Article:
RCK Member Russ Jensen introduced City of Knoxville Chief of Police, Paul Noel. Chief Noel assumed command in Knoxville in June of 2022 after having served in several capacities with the New Orleans Police Department for 25 years. He was most recently a Deputy Superintendent of the NOPD.
Chief Noel indicated that Knoxville is only the second place that he has lived. He has lived all his life up to now in the New Orleans area. He said that he and his wife were very intentional about where they would be willing to live if an opportunity for advancement arose. They chose the general area of common borders among North Carolina, Tennessee and Georgia. The Knoxville opportunity arose, and here he is. Chief Noel said that this is not a stepping stone for him. This is where he and his wife want to be.
Chief Noel indicated that he found a good police department here in Knoxville, with areas that could be improved. Areas of focus will be reducing crime, changing the culture of the department, enhancing the department’s relationship with the community, and enhancing career development for KPD officers.
When he talks about changing the culture of KPD, Chief Noel has in mind enhancing the way the department treats people and reducing crime at the same time. He emphasized improving accountability, with KPD as a whole holding itself to a higher standard.
He pointed out that community policing involves a focus on small communities within the larger city. What concerns most people is what happens in their immediate area, rather than what happens on the other side of town.
He noted increased homicides in Knoxville over the last several years, and attributed that increase to increased population, changes in the way people act and interact with each other, and Knoxville’s proximity to a well recognized drug corridor or pipeline from the Midwest, particularly Detroit, down the interstate highway system through Knoxville, Chattanooga, Atlanta and beyond.
After his opening remarks, Chief Noel indicated that he was interested in hearing what RCK members wanted to talk about and answering questions. In response to a question about the opioid crisis, Chief Noel reported that multiple law enforcement agencies along the corridor described above are working together. He pointed out, however, that KPD makes fentanyl seizures every day. He advised that the police will not and cannot win the war on drugs until and unless demand for drugs is reduced. The problem has been with us since the 1970s, with different drugs at different times. Fentanyl and opioids are the particularly dangerous drugs of choice right now.
Chief Noel reported that KPD now has four social workers on staff who ride with his officers to help deal with behavioral issues, and that KPD partners with Helen Ross McNabb Center for behavioral health work.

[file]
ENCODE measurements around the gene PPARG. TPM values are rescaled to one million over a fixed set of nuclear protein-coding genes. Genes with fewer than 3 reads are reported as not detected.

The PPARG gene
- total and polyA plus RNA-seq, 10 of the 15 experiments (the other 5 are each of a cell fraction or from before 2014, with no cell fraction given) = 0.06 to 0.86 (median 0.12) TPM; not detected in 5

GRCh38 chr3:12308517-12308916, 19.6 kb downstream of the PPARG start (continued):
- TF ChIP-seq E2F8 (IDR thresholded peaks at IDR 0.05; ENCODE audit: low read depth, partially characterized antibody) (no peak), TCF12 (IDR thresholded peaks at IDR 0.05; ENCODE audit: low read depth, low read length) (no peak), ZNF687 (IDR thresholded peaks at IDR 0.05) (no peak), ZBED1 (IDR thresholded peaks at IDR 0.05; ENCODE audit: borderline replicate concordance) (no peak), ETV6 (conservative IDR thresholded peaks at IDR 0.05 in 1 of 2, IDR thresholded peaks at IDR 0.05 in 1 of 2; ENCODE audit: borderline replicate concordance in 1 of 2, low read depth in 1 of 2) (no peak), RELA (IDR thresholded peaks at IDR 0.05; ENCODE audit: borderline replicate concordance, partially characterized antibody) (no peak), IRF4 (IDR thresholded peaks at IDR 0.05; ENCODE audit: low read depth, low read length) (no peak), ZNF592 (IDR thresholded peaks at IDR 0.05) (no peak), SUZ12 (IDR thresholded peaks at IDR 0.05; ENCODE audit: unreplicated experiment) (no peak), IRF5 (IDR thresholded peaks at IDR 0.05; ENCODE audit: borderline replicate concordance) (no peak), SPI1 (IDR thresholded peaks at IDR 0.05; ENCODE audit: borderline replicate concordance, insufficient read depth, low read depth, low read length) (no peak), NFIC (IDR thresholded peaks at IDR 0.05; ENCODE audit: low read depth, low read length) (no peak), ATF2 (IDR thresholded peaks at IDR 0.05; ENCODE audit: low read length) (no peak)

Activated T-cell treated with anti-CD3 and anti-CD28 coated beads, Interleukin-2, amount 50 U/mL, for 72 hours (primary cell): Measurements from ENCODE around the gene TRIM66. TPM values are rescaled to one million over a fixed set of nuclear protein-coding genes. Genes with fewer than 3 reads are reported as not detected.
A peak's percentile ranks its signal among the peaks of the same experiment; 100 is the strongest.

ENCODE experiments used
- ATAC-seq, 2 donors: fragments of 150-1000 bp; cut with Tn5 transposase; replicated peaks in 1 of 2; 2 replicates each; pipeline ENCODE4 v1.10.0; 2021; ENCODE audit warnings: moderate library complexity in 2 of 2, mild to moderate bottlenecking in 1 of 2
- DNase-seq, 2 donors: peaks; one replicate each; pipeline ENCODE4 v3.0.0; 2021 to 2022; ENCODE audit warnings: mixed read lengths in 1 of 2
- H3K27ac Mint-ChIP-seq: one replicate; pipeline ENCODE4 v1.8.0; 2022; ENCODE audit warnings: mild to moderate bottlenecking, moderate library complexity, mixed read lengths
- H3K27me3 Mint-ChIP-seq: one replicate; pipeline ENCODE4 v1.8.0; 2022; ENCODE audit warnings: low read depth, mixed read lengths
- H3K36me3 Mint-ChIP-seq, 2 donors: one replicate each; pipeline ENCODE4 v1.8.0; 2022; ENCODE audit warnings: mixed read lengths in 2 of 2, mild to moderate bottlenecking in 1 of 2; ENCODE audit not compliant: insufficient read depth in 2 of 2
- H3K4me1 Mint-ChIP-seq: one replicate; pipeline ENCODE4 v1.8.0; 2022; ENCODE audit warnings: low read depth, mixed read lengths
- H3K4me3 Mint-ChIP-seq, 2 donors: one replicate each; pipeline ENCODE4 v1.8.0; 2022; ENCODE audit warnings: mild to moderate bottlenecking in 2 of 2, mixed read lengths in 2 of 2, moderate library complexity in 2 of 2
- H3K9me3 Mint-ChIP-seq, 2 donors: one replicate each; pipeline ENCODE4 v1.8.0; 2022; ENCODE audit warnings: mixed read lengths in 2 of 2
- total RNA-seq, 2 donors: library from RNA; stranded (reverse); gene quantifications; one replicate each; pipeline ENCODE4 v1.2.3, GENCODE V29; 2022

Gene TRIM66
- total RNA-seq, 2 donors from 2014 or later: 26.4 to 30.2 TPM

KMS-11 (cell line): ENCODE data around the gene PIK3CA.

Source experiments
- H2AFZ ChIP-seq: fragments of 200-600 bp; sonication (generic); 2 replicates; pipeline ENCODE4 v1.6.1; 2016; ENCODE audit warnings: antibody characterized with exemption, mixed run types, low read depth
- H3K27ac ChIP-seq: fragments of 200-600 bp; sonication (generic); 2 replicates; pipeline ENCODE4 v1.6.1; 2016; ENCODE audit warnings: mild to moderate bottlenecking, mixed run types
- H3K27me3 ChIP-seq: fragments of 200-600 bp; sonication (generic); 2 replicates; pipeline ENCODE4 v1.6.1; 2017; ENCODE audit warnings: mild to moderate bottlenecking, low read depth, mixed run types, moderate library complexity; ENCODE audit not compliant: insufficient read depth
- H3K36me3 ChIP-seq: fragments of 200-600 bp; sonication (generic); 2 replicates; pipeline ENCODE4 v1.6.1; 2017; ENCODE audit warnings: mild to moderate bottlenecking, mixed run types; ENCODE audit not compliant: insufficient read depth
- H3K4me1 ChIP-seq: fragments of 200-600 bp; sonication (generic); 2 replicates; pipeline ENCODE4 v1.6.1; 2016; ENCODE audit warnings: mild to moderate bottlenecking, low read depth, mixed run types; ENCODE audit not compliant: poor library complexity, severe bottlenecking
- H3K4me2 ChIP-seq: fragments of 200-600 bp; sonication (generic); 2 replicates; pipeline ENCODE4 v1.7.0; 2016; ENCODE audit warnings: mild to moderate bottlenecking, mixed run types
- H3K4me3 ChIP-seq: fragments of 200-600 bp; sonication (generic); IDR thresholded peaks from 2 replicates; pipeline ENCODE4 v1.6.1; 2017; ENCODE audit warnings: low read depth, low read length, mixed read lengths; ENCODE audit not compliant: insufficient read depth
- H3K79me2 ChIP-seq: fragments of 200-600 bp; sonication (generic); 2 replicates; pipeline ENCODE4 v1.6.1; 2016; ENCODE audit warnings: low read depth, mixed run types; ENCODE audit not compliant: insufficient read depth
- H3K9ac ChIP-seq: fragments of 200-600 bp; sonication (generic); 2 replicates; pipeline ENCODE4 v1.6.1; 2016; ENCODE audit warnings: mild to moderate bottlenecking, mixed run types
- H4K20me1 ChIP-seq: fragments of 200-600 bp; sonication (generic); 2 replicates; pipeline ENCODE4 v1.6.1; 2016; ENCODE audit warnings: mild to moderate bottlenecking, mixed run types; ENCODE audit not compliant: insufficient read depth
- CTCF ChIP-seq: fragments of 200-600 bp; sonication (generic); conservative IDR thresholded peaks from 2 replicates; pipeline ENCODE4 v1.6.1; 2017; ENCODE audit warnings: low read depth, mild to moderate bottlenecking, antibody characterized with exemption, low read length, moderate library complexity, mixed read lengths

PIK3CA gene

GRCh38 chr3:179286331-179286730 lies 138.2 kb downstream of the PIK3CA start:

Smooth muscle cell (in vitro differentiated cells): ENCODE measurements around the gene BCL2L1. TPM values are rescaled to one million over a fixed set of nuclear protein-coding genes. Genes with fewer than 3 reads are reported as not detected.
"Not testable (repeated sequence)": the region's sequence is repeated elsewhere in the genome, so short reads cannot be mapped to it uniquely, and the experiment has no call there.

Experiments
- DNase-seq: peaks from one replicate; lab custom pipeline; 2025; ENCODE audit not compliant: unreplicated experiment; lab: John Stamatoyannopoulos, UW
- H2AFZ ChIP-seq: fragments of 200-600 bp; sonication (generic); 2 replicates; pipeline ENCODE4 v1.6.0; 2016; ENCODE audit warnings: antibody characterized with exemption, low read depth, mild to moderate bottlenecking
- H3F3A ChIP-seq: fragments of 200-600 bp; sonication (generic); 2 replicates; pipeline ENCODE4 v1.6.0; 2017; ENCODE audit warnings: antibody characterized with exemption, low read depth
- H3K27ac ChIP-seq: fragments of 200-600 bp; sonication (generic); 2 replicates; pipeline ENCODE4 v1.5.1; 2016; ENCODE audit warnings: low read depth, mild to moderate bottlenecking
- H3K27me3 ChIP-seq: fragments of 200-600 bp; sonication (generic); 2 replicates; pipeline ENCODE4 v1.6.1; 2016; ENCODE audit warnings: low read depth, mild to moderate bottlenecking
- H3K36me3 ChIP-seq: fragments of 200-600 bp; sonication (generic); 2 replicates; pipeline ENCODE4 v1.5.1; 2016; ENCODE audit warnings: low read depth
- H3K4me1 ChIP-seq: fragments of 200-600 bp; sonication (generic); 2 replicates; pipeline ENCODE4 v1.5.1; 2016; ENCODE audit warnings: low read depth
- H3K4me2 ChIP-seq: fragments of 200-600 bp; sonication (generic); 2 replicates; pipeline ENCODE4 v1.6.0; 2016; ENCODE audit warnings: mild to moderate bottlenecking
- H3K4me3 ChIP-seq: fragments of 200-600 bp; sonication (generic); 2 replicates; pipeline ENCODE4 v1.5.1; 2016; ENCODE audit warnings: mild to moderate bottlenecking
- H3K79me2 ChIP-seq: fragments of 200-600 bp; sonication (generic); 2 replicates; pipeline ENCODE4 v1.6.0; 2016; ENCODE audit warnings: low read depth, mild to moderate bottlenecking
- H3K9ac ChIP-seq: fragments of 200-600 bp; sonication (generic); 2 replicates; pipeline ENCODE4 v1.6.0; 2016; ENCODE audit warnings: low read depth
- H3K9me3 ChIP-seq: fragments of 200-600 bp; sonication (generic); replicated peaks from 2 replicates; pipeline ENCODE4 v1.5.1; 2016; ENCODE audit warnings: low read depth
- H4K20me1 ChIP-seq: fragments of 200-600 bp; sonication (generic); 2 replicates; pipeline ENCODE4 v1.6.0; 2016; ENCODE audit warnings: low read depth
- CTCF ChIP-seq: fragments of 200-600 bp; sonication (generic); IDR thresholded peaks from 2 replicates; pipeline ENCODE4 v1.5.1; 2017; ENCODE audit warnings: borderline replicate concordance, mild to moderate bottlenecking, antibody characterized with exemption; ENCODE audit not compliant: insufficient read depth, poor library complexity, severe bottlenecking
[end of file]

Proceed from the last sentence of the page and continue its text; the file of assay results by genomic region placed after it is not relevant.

In response to a question about new officer training, Chief Noel indicated that KPD training emphasizes treating people with respect. He mentioned the Ethical Policing Is Courageous program, and noted training in active bystandership, teaching officers to intervene with their colleagues when things are not going the way they should.
He pointed out KPD’s difficulty in recruiting and retaining staff – a problem that exists all across the country. In our area, he noted that KPD regularly loses officers to the Oak Ridge National Laboratory, where experienced officers can be paid substantially more than they can make at KPD. KPD has lost four officers to Oak Ridge over the last several weeks, and could lose ten to twelve within the next few months. Of KPD’s 370 officers, almost 100 have the requisite time in to be able to retire today if they wish to do so. The staffing problem is coupled with increased demand for services, including by reason of simple population increase.
In response to a question about what the community could do to help deal with the drug problem and other social issues that the department faces, such as homelessness, Chief Noel suggested that the best thing that the community could do would be to support the social service agencies that provide help to people with those various problems.
Chief Noel discussed briefly his newly constituted cold case unit focusing on old unsolved cases. The restructured cold case unit in New Orleans recently solved several old cases by refocusing. The unit will be making a conscientious effort to read and review old files to see what steps remain to try to close cases. The particular area of emphasis will be whether there is evidence available that could be enhanced and better analyzed with new technology, such as improved DNA analysis technology.
Chief Noel discussed the new Real Time Information Center at the new Public Safety Complex in North Knoxville on the old St. Mary’s property. It will have available information initially from approximately fifteen city-owned cameras, plus the ability to access private cameras if the owners agree and if there is available bandwidth. The availability of this visual information can be an important tool in solving crimes after the fact.
RCK member and City Council member Lynne Fugate remarked at the end of Chief Noel’s presentation that the City is fortunate to have Chief Noel, that he is off to a good start and that she feels good about the direction KPD is headed.